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According to the Individuals with Disabilities Education Act (IDEA,) education for students with disabilities is determined on an individual basis and is provided in the least restrictive environment.  The first consideration for least restrictive environment (LRE) placement for any exceptional education student is within their home school, regardless of his/her exceptional education needs. However, at times services may be provided away from their home school.

Continuum of Services

Orange County Public Schools supports services for students rather than programs.  The determination of the specific needs are determined by an IEP team.

 

What is inclusion?

Inclusion in the regular classroom enables previously excluded students to be successful in the general education program; it can give those previously excluded students a chance to make friends and build relationships with a more representative group of their peers.  Inclusion allows all students to be challenged by high expectations, and offers more opportunities for all to learn tolerance and compassion.   More than anything else, however, inclusion sends the message to children, to school personnel, and to the community that each individual is a valued member of society, and that each one has a unique and valuable contribution to make to the complex fabric of society. 

 Inclusion is a way of thinking about learning.  Real inclusion means students with disabilities have access to the general education curriculum, classrooms, and other typical school settings and activities.  Inclusion is not expecting all children to do the same thing, at the same time, in the same way.  The two federal laws that govern ethe education of children with disabilities do not require inclusion, but both require that a significant effort be made to find an inclusive placement.  IDEA requires education in the “least restrictive environment appropriate” to meet their “unique needs.”  Section 504 of the Rehabilitation Act of 1973 requires disabled children to be educated with the non-disabled to the maximum extent appropriate to the needs of the disabled child.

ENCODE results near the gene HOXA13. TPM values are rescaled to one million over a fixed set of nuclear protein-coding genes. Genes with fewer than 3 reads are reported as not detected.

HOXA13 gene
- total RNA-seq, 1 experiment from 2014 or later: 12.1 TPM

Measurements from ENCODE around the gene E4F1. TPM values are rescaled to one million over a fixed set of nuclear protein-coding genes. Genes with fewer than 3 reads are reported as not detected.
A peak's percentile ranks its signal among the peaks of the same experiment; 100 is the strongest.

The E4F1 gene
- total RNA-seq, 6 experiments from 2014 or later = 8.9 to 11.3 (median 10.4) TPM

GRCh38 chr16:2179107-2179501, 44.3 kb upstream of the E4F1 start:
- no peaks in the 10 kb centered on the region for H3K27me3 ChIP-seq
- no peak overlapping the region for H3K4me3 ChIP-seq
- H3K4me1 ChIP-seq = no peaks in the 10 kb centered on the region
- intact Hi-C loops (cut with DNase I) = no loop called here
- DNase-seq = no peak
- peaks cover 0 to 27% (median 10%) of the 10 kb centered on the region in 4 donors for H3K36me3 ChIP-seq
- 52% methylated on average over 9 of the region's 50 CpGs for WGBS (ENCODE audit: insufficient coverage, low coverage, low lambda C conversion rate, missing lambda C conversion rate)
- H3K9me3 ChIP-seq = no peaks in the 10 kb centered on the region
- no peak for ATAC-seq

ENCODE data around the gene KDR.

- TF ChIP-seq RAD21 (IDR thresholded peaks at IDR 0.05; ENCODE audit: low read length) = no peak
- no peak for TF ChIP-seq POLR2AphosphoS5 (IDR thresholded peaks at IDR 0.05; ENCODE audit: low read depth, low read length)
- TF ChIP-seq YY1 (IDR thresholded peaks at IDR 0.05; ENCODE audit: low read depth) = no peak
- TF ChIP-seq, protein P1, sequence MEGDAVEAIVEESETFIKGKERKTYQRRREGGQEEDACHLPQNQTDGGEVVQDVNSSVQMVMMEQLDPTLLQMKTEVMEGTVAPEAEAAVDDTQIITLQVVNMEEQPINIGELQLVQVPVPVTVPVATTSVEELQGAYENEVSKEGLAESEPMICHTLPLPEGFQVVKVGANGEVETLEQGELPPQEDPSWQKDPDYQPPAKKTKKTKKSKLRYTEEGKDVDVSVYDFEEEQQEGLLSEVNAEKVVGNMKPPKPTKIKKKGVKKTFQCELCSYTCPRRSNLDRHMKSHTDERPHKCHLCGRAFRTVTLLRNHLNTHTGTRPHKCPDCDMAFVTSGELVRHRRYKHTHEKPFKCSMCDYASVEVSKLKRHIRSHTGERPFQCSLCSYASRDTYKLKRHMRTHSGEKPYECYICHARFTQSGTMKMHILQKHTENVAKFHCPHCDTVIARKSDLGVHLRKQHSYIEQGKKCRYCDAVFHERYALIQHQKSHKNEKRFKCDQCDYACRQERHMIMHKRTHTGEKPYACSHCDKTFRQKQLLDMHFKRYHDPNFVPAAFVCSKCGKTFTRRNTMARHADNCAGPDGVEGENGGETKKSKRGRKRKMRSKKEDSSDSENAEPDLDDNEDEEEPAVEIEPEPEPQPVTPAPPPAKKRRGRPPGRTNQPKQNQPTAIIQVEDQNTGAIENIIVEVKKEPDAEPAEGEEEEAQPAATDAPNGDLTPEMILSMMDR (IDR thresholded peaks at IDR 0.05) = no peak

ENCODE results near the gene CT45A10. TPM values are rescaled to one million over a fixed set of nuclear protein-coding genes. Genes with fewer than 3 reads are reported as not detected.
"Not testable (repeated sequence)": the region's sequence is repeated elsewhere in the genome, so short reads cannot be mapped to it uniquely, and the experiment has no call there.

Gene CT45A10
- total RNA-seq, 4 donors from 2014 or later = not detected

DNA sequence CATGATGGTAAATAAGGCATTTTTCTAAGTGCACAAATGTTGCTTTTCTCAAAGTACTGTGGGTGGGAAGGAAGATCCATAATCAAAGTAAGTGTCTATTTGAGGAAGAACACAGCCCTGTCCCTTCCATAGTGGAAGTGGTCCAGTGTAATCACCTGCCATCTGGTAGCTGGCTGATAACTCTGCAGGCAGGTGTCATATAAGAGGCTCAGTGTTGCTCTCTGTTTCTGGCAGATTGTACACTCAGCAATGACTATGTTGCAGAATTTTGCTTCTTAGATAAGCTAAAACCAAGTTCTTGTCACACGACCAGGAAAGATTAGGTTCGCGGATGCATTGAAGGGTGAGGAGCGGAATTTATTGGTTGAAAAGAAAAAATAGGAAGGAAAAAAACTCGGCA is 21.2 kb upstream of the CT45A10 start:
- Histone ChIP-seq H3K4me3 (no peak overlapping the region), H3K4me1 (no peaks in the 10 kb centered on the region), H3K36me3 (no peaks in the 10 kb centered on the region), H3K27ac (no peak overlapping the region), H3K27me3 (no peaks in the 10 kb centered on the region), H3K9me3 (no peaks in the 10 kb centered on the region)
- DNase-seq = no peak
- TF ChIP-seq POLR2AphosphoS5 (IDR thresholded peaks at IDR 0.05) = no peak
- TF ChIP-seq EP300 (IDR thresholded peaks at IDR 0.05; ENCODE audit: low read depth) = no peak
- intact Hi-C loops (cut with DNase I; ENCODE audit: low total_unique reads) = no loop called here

As exceptional educators and general educators look at student needs and strengths, keep in mind that there is a continuum of services. For students who are participating in the Sunshine State Standards for Standard Diploma, teachers may recommend consultation, peer support, support facilitation, a co-taught class, or specific instruction in the resource room.

Consultation – General Education and Exceptional Student Education (ESE) teacher meet regularly to plan, implement, and monitor instruction methods designed to ensure success for students with disabilities. ESE teachers are required to maintain detailed records of the teachers and students they serve.

Often, students benefit from support of general education peer who can assist with physical, social or classroom needs. A peer may also provide instructional tutoring with teacher direction.

Support Facilitation - An Exceptional Student Education (ESE) teacher provides direct support for students with disabilities in the general education classroom. Support facilitators may work and move among two or more general education classrooms, working with general education teachers and assisting all students. The frequency and intensity of support varies based upon students’ and/or general educators’ need for assistance.

Co-Teaching - Two teachers, one ESE and on general education, share responsibilities for planning, delivering, and assessing learning for all  students, with or without disabilities, in a class. Co-teaching means both teachers work together for the entire period a class is taught.

Some ESE students may require a more specialized support in a resource room. This is where the ESE teacher provides specific explicit instruction in a setting other than the general education classroom of a period of the day.

Within this continuum of services teachers, continue to receive training in specific instructional models in order to match the classroom instruction to the specific instruction needs of the students. With support and intervention, students with specific learning disabilities can be successful in general education.